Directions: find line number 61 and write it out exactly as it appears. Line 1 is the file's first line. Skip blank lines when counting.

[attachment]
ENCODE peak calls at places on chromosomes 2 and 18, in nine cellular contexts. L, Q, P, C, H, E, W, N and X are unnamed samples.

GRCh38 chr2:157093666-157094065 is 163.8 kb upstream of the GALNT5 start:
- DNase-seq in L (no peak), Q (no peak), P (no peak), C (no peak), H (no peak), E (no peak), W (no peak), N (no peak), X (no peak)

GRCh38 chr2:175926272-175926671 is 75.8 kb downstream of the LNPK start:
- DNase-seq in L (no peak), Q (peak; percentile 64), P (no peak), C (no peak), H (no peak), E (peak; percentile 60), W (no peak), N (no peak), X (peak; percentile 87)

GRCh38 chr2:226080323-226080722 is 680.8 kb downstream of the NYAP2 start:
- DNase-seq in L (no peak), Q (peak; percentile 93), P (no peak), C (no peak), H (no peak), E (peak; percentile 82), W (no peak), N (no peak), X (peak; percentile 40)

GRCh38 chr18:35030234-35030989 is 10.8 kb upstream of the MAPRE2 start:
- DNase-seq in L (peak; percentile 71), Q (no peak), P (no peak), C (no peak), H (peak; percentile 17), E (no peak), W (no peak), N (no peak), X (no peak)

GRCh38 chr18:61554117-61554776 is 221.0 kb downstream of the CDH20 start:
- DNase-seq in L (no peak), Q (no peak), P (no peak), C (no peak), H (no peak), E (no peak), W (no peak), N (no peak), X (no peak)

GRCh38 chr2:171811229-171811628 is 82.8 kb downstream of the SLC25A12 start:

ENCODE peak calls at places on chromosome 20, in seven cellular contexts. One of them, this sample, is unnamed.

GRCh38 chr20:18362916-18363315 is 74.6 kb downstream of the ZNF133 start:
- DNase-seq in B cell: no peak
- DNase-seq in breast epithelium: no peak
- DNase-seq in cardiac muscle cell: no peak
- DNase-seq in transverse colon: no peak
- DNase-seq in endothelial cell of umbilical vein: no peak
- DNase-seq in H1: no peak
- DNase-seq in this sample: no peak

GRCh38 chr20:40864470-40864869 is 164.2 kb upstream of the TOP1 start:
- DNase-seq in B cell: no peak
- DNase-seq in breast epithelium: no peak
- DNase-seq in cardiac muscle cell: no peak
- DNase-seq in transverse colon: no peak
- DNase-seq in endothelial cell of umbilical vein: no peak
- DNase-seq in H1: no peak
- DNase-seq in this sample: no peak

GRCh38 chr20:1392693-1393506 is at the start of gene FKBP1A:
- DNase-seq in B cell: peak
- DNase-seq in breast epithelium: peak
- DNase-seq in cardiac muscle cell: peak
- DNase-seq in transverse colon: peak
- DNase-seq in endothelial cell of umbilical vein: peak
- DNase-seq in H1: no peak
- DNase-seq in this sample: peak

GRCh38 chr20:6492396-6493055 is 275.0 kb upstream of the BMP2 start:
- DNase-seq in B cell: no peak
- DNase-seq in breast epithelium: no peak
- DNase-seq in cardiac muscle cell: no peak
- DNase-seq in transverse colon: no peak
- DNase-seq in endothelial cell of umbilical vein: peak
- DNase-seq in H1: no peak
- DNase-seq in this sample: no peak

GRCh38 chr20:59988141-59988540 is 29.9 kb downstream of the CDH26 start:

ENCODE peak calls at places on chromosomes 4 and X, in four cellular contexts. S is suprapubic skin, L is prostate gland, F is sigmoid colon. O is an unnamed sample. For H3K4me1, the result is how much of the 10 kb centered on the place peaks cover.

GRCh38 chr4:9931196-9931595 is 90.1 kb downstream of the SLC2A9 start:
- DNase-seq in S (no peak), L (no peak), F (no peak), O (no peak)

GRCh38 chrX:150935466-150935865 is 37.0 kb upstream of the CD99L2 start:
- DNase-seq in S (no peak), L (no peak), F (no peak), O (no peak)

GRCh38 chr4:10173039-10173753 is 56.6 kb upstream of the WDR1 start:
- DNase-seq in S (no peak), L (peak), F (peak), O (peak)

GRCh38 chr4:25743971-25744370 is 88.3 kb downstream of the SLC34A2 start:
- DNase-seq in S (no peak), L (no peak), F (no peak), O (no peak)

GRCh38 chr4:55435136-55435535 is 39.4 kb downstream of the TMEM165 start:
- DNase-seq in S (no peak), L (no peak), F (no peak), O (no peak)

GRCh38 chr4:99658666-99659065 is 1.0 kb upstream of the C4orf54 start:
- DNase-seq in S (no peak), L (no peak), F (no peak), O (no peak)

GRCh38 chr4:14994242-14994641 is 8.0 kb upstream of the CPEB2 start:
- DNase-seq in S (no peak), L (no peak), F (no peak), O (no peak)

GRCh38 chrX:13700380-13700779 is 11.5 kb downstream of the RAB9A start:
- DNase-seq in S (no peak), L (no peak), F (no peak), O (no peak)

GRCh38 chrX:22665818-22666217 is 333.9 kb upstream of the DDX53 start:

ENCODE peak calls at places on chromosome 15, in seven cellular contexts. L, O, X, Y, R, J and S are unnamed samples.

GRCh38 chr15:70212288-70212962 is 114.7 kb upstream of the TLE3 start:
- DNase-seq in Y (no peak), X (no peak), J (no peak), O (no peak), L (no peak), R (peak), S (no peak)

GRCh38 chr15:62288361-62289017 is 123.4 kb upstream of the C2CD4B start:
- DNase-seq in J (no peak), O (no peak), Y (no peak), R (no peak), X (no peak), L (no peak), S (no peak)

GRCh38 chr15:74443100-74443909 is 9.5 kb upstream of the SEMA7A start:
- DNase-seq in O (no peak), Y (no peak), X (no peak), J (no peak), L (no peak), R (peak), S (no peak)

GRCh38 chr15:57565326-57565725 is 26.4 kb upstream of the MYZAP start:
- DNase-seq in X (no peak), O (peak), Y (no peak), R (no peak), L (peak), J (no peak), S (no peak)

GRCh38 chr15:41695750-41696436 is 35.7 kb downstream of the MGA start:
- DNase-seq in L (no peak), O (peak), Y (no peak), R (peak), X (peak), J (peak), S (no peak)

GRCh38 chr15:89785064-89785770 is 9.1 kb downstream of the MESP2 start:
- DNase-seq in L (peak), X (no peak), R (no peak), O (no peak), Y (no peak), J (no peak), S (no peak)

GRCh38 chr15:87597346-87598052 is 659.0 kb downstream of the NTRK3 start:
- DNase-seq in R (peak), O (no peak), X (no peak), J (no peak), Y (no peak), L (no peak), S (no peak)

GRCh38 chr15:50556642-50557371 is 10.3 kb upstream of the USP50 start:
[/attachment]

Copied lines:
- DNase-seq in S (no peak), L (no peak), F (no peak), O (no peak)